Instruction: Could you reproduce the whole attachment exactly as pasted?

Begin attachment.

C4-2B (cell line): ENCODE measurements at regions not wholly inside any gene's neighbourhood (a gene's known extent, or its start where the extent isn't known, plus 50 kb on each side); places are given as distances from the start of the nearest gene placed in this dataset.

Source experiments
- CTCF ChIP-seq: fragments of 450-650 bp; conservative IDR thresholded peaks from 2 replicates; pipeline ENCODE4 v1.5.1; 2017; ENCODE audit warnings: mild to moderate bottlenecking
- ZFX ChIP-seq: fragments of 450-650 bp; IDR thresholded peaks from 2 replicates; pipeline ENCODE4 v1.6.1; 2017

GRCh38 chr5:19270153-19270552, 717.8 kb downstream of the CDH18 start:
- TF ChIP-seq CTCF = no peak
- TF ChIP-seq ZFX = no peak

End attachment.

C4-2B (cell line): ENCODE measurements at regions not wholly inside any gene's neighbourhood (a gene's known extent, or its start where the extent isn't known, plus 50 kb on each side); places are given as distances from the start of the nearest gene placed in this dataset.

Source experiments
- CTCF ChIP-seq: fragments of 450-650 bp; conservative IDR thresholded peaks from 2 replicates; pipeline ENCODE4 v1.5.1; 2017; ENCODE audit warnings: mild to moderate bottlenecking
- ZFX ChIP-seq: fragments of 450-650 bp; IDR thresholded peaks from 2 replicates; pipeline ENCODE4 v1.6.1; 2017

GRCh38 chr5:19270153-19270552, 717.8 kb downstream of the CDH18 start:
- TF ChIP-seq CTCF = no peak
- TF ChIP-seq ZFX = no peak